When The Breeders released the classic Last Splash in 1993, the band still was congealing into a new state. Begun as a side project by Pixies bassist Kim Deal in 1990, the rock quartet was transitioning to being a primary focus, and twin sister Kelley Deal had joined the band just a year prior, taking the place of guitarist Tanya Donelly (Throwing Muses) despite limited six-string experience.
Together, however, the Deal sisters made something special that capitalized on their vocal-and-guitar interplay. Aided by their history, Last Splash was a minimal, quirky rock gem. (“Do You Love Me Now?” dates back to 1970s, when the teenage Kim and Kelley played cover songs in bars.)
Taking noisy and experimental music out of the basement and into the mainstream has been a long journey. From Brian Eno and Lou Reed popularizing it in the 1970s to the current generation performing at large festivals, we’ve reached a point where it’s not only critically praised but a genre with a serious following.
Dan Friel and Brian Chippendale (Lightning Bolt, Black Pus) — creative souls each with challenging yet accessible new solo albums — recently sat down and talked about the freedom of solo work, performing on the street in the United Arab Emirates, and drunk viking synthesizers.
Brian Chippendale: You just made a super pop record that opens with a 12-minute song, and you didn’t have to bounce the song order or album direction off any band members! Do you feel mega-liberated by that? Or trapped because you had to make every decision?
Dan Friel: 100% liberation. Zero trap. And the track order was an especially fun call to make. With that said, I always end up bouncing ideas off of the same few helpful friends as my solo-project research panel (even if I reserve the right to then do whatever I want).
A couple of years ago, Staten Island-based Cymbals Eat Guitars released Why There Are Mountains, an arresting, noisy display of off-kilter rock songs mixed with a few hooks and left turns. For many listeners, the album came out of left field. Its raucous guitars, crashing drums, and frantic vocals made Cymbals Eat Guitars an instant sensation in the indie-music scene, and soon, it was one of the most respected bands — and one of the best surprises — of 2009.
Now, two years later, the band that’s often touted as being “on the rise” has returned with its second effort. Lenses Alien, the band’s first offering since signing to Barsuk, looks to establish the band as a staple in indie rock.
Lenses Alien picks up where Why There Are Mountains left off, and builds indispensably upon the recklessly nurtured garage rock that the band has seemed to perfect in its short career. Pinpointing the band’s sound is a tad difficult — the music has elements of the Pixies, Pavement, and Pinback — but it keeps in step with tried-and-true lo-fi methods. Indeed, with Lenses Alien, Cymbals Eat Guitars has added another chapter to the musical styling of its solid debut. With album opener “Rifle Eyesight (Proper Name)” clocking in at more than eight minutes, and riveting tracks like “Keep Me Waiting” and “Shorepoints,” the band seems intent on hitting listeners with the full force of its grunge-meets-pop capabilities.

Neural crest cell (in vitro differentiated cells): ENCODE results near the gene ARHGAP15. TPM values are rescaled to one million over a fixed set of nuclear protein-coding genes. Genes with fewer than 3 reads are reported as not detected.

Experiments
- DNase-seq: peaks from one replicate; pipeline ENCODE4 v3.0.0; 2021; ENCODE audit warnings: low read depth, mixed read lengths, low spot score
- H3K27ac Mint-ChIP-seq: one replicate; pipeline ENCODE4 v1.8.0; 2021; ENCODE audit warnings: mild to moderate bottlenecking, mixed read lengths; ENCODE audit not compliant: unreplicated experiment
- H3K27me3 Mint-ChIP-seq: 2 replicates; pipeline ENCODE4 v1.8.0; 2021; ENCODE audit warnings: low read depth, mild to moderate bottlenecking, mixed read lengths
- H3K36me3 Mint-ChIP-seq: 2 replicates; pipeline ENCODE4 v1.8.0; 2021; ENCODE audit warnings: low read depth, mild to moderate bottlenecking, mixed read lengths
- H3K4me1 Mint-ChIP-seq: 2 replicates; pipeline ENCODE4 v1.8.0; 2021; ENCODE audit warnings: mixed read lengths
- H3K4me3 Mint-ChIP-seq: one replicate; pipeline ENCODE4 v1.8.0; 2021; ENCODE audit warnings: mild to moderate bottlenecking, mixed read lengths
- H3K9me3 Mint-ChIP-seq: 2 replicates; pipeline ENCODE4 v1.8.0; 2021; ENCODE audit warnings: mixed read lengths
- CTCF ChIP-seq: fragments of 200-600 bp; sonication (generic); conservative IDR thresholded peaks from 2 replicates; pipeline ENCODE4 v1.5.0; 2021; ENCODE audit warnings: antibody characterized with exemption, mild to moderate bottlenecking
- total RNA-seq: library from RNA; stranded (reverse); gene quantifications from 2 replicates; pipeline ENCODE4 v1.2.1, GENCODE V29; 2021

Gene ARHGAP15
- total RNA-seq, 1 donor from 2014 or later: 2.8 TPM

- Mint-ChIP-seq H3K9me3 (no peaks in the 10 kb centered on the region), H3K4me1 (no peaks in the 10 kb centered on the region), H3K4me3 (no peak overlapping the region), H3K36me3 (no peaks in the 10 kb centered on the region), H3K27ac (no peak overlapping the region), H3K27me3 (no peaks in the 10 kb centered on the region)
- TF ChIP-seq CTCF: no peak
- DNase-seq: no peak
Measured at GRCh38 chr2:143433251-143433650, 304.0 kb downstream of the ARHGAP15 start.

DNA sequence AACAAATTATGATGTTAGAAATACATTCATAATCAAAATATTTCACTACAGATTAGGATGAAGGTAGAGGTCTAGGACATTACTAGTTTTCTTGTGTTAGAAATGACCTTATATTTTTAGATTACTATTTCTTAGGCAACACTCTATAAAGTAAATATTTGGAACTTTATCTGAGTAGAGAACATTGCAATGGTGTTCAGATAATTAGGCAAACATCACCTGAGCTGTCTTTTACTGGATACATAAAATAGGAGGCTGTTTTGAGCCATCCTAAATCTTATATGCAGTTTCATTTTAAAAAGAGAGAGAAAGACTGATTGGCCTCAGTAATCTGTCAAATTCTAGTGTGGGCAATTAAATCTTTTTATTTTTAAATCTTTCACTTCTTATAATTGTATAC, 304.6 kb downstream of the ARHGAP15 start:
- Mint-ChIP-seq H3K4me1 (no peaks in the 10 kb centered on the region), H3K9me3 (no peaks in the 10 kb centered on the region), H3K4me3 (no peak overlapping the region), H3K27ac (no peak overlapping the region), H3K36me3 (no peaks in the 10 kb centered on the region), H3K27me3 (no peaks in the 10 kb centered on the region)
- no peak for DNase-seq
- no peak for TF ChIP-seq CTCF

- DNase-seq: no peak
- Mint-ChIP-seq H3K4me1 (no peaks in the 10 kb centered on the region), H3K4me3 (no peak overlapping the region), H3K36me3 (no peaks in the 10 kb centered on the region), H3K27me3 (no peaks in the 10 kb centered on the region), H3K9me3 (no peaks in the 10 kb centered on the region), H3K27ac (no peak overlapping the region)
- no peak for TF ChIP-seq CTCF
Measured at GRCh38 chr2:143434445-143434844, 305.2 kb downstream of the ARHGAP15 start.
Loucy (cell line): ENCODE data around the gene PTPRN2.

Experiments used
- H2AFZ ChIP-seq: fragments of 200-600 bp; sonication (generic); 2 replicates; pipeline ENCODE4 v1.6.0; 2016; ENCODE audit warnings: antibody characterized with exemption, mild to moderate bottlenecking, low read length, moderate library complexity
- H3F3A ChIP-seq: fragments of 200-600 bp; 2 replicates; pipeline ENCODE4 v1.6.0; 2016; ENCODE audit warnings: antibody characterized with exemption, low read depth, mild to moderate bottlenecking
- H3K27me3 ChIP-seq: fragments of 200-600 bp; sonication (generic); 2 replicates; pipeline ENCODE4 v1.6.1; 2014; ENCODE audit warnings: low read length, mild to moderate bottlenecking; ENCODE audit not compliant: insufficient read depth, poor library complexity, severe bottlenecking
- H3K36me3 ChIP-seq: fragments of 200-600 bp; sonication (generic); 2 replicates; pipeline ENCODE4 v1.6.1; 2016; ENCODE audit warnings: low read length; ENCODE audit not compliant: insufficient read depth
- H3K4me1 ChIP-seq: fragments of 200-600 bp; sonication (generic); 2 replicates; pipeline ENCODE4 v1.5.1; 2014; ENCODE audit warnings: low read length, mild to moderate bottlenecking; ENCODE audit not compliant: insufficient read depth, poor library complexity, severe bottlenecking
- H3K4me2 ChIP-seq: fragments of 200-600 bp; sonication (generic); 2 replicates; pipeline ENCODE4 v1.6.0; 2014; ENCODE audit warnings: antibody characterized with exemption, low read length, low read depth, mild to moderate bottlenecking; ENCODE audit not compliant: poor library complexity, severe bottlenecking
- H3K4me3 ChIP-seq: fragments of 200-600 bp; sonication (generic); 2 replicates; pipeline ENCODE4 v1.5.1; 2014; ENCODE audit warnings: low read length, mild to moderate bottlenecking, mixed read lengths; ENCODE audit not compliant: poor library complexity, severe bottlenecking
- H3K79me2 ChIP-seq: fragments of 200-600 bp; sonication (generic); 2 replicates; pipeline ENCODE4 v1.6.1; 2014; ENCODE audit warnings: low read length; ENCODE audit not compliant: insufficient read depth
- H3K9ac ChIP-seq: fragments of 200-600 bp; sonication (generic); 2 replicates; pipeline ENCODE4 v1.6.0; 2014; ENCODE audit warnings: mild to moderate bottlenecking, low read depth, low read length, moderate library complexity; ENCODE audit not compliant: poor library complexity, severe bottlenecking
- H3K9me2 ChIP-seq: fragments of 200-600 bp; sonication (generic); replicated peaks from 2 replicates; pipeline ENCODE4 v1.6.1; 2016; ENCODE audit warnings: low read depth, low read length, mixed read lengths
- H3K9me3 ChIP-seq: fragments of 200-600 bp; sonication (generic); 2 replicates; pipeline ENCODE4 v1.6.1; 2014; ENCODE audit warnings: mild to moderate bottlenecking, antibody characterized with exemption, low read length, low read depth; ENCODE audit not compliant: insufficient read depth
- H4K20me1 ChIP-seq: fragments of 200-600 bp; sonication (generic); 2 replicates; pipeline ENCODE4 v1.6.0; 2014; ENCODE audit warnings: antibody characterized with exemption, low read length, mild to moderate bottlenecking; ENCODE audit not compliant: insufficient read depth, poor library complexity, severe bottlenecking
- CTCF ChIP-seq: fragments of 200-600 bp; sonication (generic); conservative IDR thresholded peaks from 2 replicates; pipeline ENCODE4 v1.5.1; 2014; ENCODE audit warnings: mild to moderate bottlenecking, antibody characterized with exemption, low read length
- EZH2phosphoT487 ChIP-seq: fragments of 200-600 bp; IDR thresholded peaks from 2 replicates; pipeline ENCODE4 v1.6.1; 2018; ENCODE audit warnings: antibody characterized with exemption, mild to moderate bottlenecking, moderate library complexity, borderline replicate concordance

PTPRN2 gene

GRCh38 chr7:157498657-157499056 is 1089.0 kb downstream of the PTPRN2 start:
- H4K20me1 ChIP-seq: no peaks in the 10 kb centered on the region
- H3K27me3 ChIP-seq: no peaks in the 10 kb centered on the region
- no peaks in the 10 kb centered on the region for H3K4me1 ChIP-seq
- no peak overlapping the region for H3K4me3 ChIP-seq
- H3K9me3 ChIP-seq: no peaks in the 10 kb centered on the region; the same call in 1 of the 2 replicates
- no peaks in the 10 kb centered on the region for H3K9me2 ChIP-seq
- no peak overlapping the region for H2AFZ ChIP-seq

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It wasn’t too long ago when Tapes ‘n Tapes was indie rock’s next big thing. And there certainly was reason for the hype. The Minneapolis-based quartet’s 2006 effort, The Loon, is chock-full of raw pop hooks and a DIY sensibility that has often propelled forward the best that the genre has to offer.
And back in 2006, Tapes ‘n Tapes certainly seemed destined to become one of the elite. When the everyday no-namers decided to self-release a bad-ass concoction of Pixies-style rock songs that were just as upbeat and catchy as they were introspective and self-exploratory, something new and refreshing was at hand. The band came out of nowhere, really, garnering a buzz that thrust it onto a major label, and it was crowned as indie’s great new hope.
Then, like many heavily hyped bands, Tapes ‘n Tapes fell victim to the dreaded sophomore slump. Its first effort on a major label, Walk It Off, in 2008, fell short of reviving the youth and vivacity that dripped from every track on The Loon. Gone were the rough edges and hook-laden pop songs; instead, the album featured a collection of songs that seemed intent on missing the mark. Aside from the album’s standout track “Hang ’Em All,” Walk It Off seemed unable to capture what The Loon did.
It lacked that same freshness, that same energy that the band was somehow able to bottle on its first album. The band no longer offered its sparse yet frenzied melodies that helped each song gleam. Each song purged on gluttonous arrangements and instruments, an indulgent examination of what the band should have done with a major-label budget. And so Tapes ‘n Tapes became another victim of hype — so much promise, but so much pressure. And it fell to the wayside, for better or worse.
Hard-hitting jazz trio The Bad Plus knows how to pen pieces of proprietary gold. But its three members are also known for their genre-leaping renditions of rock songs, propelled by the chops of pianist Ethan Iverson, bassist Reid Anderson, and drummer David King. Here are the group’s ten best covers.